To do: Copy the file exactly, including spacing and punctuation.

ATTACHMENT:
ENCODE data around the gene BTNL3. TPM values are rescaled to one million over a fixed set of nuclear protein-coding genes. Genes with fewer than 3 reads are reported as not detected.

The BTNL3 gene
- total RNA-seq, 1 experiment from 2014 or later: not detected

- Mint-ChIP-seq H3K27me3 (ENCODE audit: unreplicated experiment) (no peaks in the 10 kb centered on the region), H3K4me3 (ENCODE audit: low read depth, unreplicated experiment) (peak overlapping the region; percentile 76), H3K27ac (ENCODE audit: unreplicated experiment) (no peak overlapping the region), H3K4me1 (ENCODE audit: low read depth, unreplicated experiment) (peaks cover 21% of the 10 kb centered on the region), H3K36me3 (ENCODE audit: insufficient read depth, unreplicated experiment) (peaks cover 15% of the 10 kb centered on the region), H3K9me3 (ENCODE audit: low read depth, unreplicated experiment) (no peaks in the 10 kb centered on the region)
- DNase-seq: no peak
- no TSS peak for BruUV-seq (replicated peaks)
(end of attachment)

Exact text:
ENCODE data around the gene BTNL3. TPM values are rescaled to one million over a fixed set of nuclear protein-coding genes. Genes with fewer than 3 reads are reported as not detected.

The BTNL3 gene
- total RNA-seq, 1 experiment from 2014 or later: not detected

- Mint-ChIP-seq H3K27me3 (ENCODE audit: unreplicated experiment) (no peaks in the 10 kb centered on the region), H3K4me3 (ENCODE audit: low read depth, unreplicated experiment) (peak overlapping the region; percentile 76), H3K27ac (ENCODE audit: unreplicated experiment) (no peak overlapping the region), H3K4me1 (ENCODE audit: low read depth, unreplicated experiment) (peaks cover 21% of the 10 kb centered on the region), H3K36me3 (ENCODE audit: insufficient read depth, unreplicated experiment) (peaks cover 15% of the 10 kb centered on the region), H3K9me3 (ENCODE audit: low read depth, unreplicated experiment) (no peaks in the 10 kb centered on the region)
- DNase-seq: no peak
- no TSS peak for BruUV-seq (replicated peaks)